The commission charged Boyd with 20 violations involving these provisions. It found against him in each case. According to the commission, Boyd first violated the law when, as a school administrator, he recommended or approved buying equipment and supplies from his family company. Later, Boyd helped prepare or process invoices for school lunches sold to the Connections charter school by a company operated by his wife.
The Boyd case marked the first time since 1989 the commission pursued an ethics charge all the way through to the conclusion of a formal contested-case process. The resulting $10,000 fine was among the largest ever levied by the commission.
From the beginning, and at each level in the legal process, Boyd argued that charter-school employees should not be considered state employees and that they are exempt from the ethics code and outside the ethics commission’s jurisdiction.
The Hawaii Supreme Court, in its ruling, sidestepped the question of whether those working at charter schools are state employees.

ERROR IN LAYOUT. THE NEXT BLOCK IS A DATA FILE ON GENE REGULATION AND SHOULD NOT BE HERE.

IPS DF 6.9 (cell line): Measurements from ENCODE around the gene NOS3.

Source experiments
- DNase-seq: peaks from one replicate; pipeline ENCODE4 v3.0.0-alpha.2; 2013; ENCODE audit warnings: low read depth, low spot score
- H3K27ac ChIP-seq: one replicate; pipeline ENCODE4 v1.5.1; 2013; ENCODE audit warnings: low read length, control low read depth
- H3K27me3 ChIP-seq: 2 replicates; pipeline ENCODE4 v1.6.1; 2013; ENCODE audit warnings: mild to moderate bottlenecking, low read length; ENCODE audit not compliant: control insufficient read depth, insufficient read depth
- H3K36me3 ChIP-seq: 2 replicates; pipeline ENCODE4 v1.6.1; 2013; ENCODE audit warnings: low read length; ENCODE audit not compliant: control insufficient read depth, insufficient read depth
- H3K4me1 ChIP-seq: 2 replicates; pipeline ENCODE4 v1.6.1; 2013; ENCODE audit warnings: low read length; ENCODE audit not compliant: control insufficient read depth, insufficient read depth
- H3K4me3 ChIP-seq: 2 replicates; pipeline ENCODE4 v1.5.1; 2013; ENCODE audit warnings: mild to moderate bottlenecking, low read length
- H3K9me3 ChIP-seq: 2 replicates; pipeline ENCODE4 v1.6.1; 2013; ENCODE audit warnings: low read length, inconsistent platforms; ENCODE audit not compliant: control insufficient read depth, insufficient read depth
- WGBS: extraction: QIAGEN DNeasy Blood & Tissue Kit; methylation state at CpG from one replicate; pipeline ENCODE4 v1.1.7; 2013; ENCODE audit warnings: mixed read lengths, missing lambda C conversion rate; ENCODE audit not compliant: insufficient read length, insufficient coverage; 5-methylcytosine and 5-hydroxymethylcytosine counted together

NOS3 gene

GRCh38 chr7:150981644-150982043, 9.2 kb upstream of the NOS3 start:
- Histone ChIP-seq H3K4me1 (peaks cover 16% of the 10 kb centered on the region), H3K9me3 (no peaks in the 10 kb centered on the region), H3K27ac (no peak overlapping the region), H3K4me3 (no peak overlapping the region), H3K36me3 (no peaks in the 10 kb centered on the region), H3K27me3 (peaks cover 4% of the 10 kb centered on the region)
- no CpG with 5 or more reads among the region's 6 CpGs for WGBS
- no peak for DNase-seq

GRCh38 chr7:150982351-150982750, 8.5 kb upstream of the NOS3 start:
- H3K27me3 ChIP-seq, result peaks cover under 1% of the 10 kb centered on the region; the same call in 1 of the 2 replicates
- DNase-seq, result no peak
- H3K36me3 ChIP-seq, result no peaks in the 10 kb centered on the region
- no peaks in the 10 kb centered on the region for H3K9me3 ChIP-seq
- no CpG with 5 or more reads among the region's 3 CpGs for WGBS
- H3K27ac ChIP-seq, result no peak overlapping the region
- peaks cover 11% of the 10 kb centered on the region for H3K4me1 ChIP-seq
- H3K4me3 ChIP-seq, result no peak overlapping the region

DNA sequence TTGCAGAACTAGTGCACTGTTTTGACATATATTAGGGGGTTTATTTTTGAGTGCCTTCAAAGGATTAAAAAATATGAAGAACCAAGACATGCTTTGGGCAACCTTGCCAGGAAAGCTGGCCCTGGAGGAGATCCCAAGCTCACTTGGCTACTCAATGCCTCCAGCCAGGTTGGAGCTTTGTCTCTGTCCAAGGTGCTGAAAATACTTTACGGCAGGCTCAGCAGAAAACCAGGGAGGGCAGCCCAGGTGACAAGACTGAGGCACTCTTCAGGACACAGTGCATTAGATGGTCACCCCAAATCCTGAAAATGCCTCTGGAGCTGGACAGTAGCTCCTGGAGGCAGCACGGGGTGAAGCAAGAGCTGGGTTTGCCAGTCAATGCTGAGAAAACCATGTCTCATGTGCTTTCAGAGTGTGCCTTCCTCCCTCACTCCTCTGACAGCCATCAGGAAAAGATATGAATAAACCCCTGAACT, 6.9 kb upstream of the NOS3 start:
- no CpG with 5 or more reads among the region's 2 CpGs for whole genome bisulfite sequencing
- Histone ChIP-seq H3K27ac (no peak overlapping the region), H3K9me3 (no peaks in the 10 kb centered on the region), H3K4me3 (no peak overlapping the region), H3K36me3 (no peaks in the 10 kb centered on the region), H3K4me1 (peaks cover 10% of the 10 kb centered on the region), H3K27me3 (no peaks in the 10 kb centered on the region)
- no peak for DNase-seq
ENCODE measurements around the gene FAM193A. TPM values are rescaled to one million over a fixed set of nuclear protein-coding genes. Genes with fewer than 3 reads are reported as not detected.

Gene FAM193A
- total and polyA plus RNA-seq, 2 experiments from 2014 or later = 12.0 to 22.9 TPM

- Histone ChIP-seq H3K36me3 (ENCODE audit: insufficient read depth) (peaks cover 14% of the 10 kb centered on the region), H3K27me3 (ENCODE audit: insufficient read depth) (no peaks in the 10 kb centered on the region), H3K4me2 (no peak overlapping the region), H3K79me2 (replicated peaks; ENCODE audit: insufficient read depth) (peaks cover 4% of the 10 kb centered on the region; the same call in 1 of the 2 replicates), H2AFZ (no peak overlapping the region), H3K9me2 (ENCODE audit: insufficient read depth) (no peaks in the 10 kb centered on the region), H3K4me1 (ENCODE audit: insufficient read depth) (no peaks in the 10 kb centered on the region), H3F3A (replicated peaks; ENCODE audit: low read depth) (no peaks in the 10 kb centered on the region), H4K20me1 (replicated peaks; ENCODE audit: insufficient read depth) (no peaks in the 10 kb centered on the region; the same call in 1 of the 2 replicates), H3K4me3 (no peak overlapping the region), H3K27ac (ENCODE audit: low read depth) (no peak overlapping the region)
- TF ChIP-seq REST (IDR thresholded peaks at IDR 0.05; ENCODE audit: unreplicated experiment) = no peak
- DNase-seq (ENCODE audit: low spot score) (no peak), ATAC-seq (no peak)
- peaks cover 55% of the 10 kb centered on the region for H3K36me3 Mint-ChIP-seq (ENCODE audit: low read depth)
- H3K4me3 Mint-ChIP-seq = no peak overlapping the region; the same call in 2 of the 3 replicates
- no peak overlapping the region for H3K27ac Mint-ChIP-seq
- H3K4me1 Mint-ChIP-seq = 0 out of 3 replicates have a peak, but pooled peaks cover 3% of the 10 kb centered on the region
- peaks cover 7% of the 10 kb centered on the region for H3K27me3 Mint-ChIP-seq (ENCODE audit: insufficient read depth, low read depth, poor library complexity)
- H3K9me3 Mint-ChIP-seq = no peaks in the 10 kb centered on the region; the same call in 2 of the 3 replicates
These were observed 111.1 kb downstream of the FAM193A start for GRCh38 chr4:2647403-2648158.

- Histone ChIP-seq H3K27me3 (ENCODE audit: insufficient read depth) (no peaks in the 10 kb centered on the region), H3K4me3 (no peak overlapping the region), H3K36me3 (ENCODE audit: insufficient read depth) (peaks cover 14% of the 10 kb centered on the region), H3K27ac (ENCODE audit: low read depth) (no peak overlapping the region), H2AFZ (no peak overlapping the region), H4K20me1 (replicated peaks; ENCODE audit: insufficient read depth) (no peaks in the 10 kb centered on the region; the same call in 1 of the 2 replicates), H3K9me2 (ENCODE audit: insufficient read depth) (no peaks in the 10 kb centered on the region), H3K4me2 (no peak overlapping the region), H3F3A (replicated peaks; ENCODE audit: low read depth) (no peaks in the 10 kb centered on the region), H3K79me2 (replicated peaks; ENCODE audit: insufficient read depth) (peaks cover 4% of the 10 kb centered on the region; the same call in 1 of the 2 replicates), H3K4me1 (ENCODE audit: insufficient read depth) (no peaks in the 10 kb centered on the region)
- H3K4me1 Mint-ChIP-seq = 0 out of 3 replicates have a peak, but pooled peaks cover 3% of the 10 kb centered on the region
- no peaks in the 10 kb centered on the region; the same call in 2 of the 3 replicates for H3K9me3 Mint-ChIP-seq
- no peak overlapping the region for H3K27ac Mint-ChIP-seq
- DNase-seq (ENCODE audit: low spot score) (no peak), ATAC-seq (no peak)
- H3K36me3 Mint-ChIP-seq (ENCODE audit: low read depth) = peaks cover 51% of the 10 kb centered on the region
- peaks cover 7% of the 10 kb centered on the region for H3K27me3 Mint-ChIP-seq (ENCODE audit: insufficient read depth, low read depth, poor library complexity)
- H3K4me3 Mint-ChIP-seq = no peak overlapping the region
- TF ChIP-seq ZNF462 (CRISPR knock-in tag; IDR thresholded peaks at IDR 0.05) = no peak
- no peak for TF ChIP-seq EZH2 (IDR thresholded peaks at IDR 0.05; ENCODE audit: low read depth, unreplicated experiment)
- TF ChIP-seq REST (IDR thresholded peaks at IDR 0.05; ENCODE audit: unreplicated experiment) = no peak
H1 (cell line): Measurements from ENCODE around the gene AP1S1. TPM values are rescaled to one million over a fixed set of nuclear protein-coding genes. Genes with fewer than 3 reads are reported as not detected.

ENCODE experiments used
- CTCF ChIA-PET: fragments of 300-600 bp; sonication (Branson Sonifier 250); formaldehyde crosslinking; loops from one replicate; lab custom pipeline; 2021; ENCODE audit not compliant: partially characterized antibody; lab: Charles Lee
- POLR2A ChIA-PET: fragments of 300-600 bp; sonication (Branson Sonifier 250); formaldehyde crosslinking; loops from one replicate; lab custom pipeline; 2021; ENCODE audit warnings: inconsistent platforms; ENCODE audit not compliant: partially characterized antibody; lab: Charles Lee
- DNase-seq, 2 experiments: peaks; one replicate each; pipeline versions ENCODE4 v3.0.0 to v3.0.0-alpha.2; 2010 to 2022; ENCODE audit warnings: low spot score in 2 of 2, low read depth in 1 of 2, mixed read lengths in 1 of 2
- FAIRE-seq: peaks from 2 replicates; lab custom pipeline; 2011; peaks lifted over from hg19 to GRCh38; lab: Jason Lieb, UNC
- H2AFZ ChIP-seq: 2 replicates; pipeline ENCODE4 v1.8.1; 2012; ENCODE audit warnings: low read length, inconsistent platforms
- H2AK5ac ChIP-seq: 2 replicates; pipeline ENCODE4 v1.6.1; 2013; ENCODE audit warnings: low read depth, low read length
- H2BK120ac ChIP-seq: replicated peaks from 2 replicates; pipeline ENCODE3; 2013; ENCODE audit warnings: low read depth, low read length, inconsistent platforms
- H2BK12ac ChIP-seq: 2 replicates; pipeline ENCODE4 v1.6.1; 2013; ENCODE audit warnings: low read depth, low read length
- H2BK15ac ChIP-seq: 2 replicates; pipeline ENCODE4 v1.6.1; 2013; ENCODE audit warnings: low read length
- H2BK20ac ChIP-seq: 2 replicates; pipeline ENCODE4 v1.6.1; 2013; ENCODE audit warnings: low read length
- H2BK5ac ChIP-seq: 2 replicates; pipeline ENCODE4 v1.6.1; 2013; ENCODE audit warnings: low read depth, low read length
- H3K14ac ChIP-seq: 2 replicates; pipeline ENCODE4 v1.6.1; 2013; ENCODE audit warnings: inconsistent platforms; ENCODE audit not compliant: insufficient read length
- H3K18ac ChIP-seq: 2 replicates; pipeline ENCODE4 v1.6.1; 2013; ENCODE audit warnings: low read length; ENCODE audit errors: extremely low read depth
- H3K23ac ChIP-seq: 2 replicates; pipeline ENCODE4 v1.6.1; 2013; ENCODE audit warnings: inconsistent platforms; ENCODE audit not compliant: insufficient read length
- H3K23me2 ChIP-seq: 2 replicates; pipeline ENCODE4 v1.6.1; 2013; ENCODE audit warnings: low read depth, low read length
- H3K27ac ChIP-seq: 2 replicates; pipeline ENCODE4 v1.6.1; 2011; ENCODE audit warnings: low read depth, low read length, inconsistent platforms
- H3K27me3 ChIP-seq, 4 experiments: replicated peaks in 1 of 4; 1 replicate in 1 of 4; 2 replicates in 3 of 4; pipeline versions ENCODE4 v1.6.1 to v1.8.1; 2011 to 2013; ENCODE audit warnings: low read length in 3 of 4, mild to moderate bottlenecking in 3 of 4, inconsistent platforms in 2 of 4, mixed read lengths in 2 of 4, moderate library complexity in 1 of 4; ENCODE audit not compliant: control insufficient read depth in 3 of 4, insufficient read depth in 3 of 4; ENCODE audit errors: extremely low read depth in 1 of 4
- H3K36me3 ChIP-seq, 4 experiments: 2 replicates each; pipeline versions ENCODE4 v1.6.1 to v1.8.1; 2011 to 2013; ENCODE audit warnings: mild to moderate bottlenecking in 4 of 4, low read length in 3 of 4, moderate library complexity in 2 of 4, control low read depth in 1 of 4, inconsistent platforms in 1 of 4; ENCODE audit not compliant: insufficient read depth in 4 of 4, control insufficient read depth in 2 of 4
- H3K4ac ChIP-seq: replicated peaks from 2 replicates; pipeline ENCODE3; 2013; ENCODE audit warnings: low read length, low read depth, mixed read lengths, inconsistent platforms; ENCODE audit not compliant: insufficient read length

Instead, it focused narrowly on whether the ethics law applied to charter schools during the 2006-2007 period.
The court found that the comprehensive framework for charter schools, adopted by the Legislature, gave the schools wide leeway in adopting their own internal procedures and policies.
The charter-school law explicitly provided exemptions from state personnel-management laws, procurement laws and open-meeting laws. In addition, it provided that “charter schools shall be exempt from … all other state laws in conflict with this charter.”
The court concluded that Boyd had followed all of the Connections school’s procurement policies and procedures, which complied with the mandates of the law authorizing charter schools.
In a footnote, the Supreme Court decision noted that Boyd fully disclosed the information about the transactions and submitted the paperwork to top school officials for their review and approval.
“All approvals were obtained prior to purchasing the requested materials, which included reviewing whether the school materials and lunches were obtained at the lowest possible price,” the court observed.